I’m a long-time bullish reader, and big believer in your “multiple income streams” philosophy. Since college I’ve done a number of things “on the side” (first in addition to my studies, now in addition to my work) including selling on Etsy, freelance design, programming and tutoring. The thing is, those jobs never made a lot of money, bringing in maybe a couple of hundred dollars extra a month at best. Last year I started “real” small business, and that has done slightly better – in an average month I make about $1200 net profit, for around 20 hours of work (so…better than minimum wage, at least?) The thing is, I’ve always done this extra work in addition to my day job, which is in a well-paying field, where I work with total bros who are casually like, “Oh, my side business made $40K this year, no biggie.” Am I thinking too small?
Wait, who are these bros you work with whose side businesses make $40K in the first year? Don’t ask me, ask them! I mean, you can also ask me, but these bros are a resource. A natural fucking resource. Please get to know them. Drink beer with bros. De-sex yourself as needed and punch them in the arm a lot to get across the message that, for the purposes of these beers, you are one of the guys. Great.
Now figure out what they’re doing. I guarantee they are passing down know-how and leaving you out. Get in. I’m serious. Do you guys all work in the same industry, but they’re parlaying their expertise in some way that you haven’t figured out? Get off the itty-bitty-business hamster wheel and take a lesson from what may be some offensively entitled dudes who make bank doing completely stupid shit (or some really great guys, I don’t know).
I personally have gained a great deal from seeing arrogant people with stupid ideas get pretty far. It makes me embarrassed that I spent so much time toiling in private on little projects, hoping to be chosen — for something to “happen.” No. This doesn’t work. This is a girly-pink trap. You must stay out of it. Ask the bros — how long would you work at a business before you get a serious return? What if you try for six months and you’ve only made a few hundred bucks here and there? Ask them.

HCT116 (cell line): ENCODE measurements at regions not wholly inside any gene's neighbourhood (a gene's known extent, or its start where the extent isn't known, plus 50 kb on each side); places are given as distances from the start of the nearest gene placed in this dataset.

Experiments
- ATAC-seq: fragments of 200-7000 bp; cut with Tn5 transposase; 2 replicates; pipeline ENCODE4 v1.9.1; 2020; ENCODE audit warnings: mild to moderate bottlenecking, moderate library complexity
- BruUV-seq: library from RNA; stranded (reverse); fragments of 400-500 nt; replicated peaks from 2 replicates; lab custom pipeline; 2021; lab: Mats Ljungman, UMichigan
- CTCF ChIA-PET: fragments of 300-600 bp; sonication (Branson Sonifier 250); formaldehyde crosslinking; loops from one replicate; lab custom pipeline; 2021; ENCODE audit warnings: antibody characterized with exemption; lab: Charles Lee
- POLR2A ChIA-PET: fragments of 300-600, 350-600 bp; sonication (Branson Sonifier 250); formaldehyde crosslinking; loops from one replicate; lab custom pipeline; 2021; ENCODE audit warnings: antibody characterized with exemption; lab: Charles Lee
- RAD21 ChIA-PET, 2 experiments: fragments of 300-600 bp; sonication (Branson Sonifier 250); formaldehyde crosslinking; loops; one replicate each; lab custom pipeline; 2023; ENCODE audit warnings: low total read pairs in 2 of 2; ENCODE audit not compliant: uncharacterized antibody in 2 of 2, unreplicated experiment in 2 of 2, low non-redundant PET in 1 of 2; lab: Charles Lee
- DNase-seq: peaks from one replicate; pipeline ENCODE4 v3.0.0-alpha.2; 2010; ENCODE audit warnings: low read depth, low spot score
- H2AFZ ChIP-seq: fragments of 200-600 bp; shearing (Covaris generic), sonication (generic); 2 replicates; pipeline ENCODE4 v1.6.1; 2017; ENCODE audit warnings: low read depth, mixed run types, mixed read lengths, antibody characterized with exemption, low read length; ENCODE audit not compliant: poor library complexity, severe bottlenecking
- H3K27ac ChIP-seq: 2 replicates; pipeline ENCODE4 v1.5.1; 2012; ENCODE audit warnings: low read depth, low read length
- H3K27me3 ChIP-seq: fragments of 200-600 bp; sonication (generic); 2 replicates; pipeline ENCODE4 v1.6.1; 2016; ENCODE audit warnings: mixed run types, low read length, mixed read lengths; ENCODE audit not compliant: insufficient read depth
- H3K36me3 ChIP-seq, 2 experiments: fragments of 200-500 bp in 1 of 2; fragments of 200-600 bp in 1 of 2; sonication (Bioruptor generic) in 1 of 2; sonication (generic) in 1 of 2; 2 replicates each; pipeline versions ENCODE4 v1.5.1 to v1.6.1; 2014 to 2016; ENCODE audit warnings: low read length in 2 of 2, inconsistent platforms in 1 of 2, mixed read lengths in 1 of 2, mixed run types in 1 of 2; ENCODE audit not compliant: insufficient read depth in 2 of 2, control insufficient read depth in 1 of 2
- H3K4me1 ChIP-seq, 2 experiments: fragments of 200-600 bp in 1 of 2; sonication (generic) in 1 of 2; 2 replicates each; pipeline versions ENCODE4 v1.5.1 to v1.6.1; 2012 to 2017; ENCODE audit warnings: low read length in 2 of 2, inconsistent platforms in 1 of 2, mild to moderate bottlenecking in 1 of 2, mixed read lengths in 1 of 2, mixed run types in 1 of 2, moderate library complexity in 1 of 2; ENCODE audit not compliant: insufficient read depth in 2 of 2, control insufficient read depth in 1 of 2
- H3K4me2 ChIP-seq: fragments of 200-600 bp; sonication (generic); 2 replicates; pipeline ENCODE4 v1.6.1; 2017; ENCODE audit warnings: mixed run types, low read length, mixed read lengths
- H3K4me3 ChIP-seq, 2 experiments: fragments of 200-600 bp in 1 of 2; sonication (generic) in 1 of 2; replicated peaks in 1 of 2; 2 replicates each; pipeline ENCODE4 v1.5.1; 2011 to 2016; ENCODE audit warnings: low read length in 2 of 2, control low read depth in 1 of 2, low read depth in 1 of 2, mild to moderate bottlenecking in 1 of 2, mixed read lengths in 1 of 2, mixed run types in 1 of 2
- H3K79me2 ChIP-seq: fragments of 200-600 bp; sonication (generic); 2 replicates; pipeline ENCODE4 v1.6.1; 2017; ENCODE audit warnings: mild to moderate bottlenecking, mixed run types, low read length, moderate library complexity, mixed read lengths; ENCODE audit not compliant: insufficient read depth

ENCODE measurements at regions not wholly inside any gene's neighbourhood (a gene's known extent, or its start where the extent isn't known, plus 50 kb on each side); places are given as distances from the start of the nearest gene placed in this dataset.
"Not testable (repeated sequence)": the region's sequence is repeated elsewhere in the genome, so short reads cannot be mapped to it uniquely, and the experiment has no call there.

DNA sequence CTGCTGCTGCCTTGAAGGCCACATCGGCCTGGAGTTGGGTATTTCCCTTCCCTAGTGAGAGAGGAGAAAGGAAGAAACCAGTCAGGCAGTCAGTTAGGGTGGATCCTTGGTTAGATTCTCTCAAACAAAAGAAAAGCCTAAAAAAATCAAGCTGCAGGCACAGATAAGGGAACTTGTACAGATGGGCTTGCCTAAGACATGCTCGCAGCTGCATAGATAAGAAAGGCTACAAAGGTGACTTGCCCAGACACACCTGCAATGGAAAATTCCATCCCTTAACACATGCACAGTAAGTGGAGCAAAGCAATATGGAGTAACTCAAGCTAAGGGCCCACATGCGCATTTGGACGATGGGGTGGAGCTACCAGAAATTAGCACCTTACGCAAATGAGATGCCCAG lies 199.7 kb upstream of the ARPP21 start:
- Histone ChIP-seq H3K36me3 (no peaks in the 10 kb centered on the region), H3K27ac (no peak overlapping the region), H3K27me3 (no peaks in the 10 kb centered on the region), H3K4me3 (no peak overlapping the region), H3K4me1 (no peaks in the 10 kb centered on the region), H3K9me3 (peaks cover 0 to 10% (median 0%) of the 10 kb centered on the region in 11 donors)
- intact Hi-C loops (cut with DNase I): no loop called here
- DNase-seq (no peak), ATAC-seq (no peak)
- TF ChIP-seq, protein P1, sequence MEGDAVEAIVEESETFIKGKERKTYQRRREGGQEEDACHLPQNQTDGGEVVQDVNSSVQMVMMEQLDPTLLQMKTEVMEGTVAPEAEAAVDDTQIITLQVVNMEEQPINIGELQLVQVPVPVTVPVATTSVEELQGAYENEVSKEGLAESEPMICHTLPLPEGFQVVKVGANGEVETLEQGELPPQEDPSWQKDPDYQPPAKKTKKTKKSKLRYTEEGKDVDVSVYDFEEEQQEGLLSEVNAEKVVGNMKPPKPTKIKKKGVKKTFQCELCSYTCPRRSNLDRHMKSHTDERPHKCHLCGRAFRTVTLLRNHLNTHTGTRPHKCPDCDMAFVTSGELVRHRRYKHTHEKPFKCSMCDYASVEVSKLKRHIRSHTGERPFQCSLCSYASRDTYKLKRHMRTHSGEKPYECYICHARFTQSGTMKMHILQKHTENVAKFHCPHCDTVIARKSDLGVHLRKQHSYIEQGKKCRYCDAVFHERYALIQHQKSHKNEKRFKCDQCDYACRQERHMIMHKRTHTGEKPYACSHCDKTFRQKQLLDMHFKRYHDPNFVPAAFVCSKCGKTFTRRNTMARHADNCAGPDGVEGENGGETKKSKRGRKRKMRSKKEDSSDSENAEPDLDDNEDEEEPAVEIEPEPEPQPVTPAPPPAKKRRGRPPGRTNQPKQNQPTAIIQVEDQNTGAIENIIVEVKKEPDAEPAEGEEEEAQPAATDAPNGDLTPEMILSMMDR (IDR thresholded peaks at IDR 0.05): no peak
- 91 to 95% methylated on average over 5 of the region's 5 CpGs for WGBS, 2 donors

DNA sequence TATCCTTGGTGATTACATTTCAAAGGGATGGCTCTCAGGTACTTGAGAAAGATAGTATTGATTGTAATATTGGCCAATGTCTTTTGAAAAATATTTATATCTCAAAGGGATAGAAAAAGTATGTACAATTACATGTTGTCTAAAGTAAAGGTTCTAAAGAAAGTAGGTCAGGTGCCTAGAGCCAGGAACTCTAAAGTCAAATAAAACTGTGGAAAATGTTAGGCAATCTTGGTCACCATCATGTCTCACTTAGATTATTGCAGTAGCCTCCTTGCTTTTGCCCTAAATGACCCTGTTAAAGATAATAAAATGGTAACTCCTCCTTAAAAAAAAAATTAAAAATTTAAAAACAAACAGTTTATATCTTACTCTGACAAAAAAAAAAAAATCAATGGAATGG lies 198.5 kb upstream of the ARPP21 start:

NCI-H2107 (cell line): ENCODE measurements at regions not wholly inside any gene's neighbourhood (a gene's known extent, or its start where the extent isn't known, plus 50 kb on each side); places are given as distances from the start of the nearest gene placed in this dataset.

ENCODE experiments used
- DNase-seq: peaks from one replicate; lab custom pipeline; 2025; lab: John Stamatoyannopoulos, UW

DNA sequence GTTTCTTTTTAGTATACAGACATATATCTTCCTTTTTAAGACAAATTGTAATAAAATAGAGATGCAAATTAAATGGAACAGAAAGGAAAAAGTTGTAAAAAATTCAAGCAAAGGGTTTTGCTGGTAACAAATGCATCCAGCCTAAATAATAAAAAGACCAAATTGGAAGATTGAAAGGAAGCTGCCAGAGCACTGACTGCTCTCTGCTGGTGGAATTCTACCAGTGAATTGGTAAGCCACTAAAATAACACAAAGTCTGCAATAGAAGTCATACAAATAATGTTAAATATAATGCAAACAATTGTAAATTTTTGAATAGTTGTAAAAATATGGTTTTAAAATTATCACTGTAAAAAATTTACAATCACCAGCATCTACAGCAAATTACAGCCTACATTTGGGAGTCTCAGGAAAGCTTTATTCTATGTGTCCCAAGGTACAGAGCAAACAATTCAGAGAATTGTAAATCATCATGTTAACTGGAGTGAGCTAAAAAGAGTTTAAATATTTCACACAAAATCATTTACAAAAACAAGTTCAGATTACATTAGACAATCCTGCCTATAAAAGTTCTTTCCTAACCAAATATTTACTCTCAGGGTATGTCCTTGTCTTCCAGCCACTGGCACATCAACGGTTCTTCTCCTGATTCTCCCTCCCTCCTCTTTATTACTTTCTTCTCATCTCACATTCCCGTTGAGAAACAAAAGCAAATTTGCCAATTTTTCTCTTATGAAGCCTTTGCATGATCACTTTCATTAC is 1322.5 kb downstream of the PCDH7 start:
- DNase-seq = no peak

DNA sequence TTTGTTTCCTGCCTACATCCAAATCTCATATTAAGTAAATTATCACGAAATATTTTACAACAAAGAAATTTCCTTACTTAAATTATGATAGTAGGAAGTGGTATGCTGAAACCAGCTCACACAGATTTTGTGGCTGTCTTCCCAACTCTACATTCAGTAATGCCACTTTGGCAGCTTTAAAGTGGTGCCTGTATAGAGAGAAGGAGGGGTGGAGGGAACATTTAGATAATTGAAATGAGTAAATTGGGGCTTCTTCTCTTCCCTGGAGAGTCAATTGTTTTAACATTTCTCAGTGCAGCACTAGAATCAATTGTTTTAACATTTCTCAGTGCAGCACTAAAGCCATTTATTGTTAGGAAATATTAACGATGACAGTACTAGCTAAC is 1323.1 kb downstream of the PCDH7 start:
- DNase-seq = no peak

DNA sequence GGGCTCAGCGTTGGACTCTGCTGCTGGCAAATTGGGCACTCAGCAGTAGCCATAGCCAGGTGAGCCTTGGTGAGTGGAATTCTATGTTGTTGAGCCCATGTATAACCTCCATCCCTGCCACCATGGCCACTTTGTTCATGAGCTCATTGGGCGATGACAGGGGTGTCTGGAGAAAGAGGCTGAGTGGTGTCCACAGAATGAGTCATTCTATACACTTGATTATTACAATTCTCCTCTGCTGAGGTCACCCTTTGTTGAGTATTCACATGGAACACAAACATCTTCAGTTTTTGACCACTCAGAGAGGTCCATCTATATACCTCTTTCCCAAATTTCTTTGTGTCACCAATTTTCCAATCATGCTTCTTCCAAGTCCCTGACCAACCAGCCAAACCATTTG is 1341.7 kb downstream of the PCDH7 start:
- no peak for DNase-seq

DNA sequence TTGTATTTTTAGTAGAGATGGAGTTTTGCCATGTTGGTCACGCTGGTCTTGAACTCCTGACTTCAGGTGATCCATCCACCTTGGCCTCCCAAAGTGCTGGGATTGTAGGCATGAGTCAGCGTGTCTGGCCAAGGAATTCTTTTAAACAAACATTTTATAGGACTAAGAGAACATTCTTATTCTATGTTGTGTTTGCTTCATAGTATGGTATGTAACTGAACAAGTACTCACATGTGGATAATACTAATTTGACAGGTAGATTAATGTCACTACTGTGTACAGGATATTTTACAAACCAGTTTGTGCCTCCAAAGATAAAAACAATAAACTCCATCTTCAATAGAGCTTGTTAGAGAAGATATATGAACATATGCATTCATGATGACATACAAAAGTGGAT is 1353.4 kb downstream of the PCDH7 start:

The next thing — your small business is making about $1,200 a month, which is GREAT. If that’s enough to live a better life or pay off your debts, GREAT. But it doesn’t sound like that’s what you want. It sounds like you want a bigger, better life. So: “profit” is NOT being paid by the hour for your work. You are not making $1,200 a month in profit. You are a freelancer who is making $60 an hour. After taxes and administrative time, that’s equivalent to $30-40/hour an an employee. So you have a part-time job in which you make $30-40 an hour. You also own the company that provides you with this part-time job. That company is not profitable. Profit would be money generated in addition to the payment for your time. Profit would be if you hired someone else to do that 20 hours of work at half the rate, and kept the rest.
How can you start a business that makes a profit? One time-honored way is products. Can your work-by-the-hour business become an ebook, an online course, an app, a membership organization? Or whatever these bros are doing?
Also, keep in mind why multiple income streams are important:
1. It’s risky to have all your income coming from one place.
2. You will be ballsier and negotiate better if you are not wholly dependent on your employer in order to live.
If you are really good at your job, you can fulfill these principles without having multiple income streams. (See Bullish: I Like My Job – Do I Really Need a Side Gig?)
You do this by networking and contributing like crazy. And networking not in a suckup way, but in a way in which you are someone everyone wants to talk to. You become a thought leader. You write articles and speak wherever anyone will let you. You get involved in conferences and industry organizations. You make high-profile contributions. You do coffees. You treat every interaction with people from other companies as though you’re putting yourself out there as someone anybody would want to work with. You get yourself in a position where people are regularly saying to you, “If you ever decide you want to move on, you’ve always got a job here at CompetitorCorp.”
I talk about multiple income streams because I don’t want people, especially women, to be dependent on and taken advantage of by companies. That’s all. There are many ways to get there.
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